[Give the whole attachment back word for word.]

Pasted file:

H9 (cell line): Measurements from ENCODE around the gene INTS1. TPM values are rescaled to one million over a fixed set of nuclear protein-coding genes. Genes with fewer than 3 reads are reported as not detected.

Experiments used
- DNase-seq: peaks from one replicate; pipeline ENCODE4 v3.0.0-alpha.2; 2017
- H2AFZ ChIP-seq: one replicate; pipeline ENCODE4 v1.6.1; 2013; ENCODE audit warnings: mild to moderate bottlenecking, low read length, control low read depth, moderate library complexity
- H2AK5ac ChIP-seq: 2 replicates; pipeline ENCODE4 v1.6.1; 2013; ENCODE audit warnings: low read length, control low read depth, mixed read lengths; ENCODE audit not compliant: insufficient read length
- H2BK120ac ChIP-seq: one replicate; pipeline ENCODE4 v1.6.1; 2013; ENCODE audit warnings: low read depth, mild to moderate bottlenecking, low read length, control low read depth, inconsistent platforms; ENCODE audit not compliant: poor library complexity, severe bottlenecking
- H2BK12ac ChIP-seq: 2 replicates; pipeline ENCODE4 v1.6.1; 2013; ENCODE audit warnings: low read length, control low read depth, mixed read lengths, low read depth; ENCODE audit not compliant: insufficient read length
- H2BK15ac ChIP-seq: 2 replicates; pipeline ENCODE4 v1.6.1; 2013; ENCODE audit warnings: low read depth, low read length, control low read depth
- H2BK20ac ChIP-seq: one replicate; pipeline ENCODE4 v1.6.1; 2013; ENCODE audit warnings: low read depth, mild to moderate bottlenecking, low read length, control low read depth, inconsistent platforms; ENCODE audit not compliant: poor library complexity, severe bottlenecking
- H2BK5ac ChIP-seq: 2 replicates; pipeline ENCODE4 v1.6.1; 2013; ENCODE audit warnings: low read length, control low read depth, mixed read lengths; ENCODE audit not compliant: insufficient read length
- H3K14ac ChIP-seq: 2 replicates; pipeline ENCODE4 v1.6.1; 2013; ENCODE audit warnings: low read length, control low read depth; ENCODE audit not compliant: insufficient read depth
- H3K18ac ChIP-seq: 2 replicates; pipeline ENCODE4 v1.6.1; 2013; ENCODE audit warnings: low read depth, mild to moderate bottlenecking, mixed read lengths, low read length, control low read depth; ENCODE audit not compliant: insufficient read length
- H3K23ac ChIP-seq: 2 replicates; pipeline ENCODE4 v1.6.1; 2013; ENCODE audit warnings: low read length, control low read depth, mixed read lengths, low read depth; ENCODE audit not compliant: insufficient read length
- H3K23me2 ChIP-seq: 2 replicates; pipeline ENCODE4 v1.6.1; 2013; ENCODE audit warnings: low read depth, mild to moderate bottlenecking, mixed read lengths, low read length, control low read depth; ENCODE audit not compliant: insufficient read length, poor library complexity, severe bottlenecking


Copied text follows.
H9 (cell line): Measurements from ENCODE around the gene INTS1. TPM values are rescaled to one million over a fixed set of nuclear protein-coding genes. Genes with fewer than 3 reads are reported as not detected.

Experiments used
- DNase-seq: peaks from one replicate; pipeline ENCODE4 v3.0.0-alpha.2; 2017
- H2AFZ ChIP-seq: one replicate; pipeline ENCODE4 v1.6.1; 2013; ENCODE audit warnings: mild to moderate bottlenecking, low read length, control low read depth, moderate library complexity
- H2AK5ac ChIP-seq: 2 replicates; pipeline ENCODE4 v1.6.1; 2013; ENCODE audit warnings: low read length, control low read depth, mixed read lengths; ENCODE audit not compliant: insufficient read length
- H2BK120ac ChIP-seq: one replicate; pipeline ENCODE4 v1.6.1; 2013; ENCODE audit warnings: low read depth, mild to moderate bottlenecking, low read length, control low read depth, inconsistent platforms; ENCODE audit not compliant: poor library complexity, severe bottlenecking
- H2BK12ac ChIP-seq: 2 replicates; pipeline ENCODE4 v1.6.1; 2013; ENCODE audit warnings: low read length, control low read depth, mixed read lengths, low read depth; ENCODE audit not compliant: insufficient read length
- H2BK15ac ChIP-seq: 2 replicates; pipeline ENCODE4 v1.6.1; 2013; ENCODE audit warnings: low read depth, low read length, control low read depth
- H2BK20ac ChIP-seq: one replicate; pipeline ENCODE4 v1.6.1; 2013; ENCODE audit warnings: low read depth, mild to moderate bottlenecking, low read length, control low read depth, inconsistent platforms; ENCODE audit not compliant: poor library complexity, severe bottlenecking
- H2BK5ac ChIP-seq: 2 replicates; pipeline ENCODE4 v1.6.1; 2013; ENCODE audit warnings: low read length, control low read depth, mixed read lengths; ENCODE audit not compliant: insufficient read length
- H3K14ac ChIP-seq: 2 replicates; pipeline ENCODE4 v1.6.1; 2013; ENCODE audit warnings: low read length, control low read depth; ENCODE audit not compliant: insufficient read depth
- H3K18ac ChIP-seq: 2 replicates; pipeline ENCODE4 v1.6.1; 2013; ENCODE audit warnings: low read depth, mild to moderate bottlenecking, mixed read lengths, low read length, control low read depth; ENCODE audit not compliant: insufficient read length
- H3K23ac ChIP-seq: 2 replicates; pipeline ENCODE4 v1.6.1; 2013; ENCODE audit warnings: low read length, control low read depth, mixed read lengths, low read depth; ENCODE audit not compliant: insufficient read length
- H3K23me2 ChIP-seq: 2 replicates; pipeline ENCODE4 v1.6.1; 2013; ENCODE audit warnings: low read depth, mild to moderate bottlenecking, mixed read lengths, low read length, control low read depth; ENCODE audit not compliant: insufficient read length, poor library complexity, severe bottlenecking